Apple's iPhone will be a "primary target" for cybercriminals in 2008, a security company predicted today.
Arbor Network's Security and Engineering Response Team (ASERT) forecast that the iPhone will become "the victim of a serious attack" in 2008. According to the firm, these assaults are likely to be in the form of drive-by attacks – malware embedded into seemingly harmless information, images or other media that actually perform dangerous actions when rendered on the iPhone's web browser.
With the scrutiny the iPhone has received since its launch earlier this year over network lock-in, Arbor believes that hackers will be enticed by the possibility of attacking Apple users and the opportunity to "be the first" to hack a new platform.
The company also predicted a rise in "Chinese on Chinese" cybercrime. In the past year the team has seen a dramatic increase in the attention paid to Chinese-language specific software such as QQ Messenger and a number of malware samples focused on stealing users' credentials. Arbor expects this trend to multiply in 2008 as more Chinese users come online, more software is written for the market and Chinese cybercriminals become increasingly more sophisticated and organised.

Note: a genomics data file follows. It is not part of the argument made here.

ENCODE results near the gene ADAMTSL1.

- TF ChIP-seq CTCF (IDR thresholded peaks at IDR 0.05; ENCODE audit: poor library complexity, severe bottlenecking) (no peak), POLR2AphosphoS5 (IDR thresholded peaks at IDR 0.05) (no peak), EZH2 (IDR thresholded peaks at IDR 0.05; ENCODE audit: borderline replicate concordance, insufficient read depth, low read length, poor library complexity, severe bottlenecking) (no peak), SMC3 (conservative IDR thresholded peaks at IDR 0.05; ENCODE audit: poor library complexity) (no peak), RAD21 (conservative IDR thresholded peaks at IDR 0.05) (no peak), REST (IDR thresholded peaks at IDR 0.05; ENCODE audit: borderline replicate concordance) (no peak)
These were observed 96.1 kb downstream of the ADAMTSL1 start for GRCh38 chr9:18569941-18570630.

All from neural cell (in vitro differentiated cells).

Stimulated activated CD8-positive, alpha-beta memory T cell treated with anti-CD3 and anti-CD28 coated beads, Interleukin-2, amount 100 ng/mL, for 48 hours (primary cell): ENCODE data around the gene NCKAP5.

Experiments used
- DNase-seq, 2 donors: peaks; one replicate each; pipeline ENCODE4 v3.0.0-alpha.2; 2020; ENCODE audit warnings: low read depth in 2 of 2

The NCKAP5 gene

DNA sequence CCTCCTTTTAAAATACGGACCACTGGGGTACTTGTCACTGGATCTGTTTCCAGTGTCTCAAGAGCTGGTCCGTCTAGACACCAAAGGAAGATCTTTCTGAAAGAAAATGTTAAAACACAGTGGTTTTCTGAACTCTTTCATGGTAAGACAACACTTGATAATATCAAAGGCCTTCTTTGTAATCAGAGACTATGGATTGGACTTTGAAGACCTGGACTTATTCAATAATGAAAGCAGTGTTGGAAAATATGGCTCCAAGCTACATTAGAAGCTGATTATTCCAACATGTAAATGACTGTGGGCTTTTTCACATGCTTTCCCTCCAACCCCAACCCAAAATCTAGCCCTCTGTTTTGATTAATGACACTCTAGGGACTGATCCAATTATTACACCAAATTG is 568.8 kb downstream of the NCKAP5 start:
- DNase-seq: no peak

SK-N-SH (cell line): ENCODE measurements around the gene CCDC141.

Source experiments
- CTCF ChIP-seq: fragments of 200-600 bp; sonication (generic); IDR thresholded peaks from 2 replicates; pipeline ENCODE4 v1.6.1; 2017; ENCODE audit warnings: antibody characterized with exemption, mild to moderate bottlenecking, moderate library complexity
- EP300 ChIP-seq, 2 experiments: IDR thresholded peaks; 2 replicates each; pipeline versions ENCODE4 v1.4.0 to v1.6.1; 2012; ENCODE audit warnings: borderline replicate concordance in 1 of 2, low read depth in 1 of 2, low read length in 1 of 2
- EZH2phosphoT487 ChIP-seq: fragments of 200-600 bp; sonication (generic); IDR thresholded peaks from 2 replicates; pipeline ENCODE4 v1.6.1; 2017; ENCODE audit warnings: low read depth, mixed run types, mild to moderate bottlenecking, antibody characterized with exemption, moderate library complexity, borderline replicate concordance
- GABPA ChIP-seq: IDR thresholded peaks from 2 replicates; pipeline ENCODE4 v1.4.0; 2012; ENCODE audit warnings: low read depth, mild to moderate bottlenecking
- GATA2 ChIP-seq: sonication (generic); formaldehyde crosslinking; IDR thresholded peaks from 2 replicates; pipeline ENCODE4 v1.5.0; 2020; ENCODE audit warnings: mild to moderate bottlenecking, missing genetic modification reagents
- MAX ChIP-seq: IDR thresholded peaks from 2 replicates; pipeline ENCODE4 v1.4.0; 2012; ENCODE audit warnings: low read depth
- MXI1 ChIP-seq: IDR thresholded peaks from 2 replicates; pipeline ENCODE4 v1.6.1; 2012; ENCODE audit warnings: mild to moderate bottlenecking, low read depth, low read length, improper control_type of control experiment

"2007 was the year of the browser exploit, the data breach, spyware and the storm worm. We expect 2008 to be the year of the iPhone attack, the Chinese Hacker, P2P network spammers and the hijacking of the Storm botnet," said Jose Nazario, senior security engineer at Arbor Networks.
BT wants to make the public switched telephone network history within eight years
Personal data being purloined by third parties via Facebook Login API
MacOS and iOS are better off apart, says CEO Tim Cook
Or they'll no longer be entitled to updates and bug patches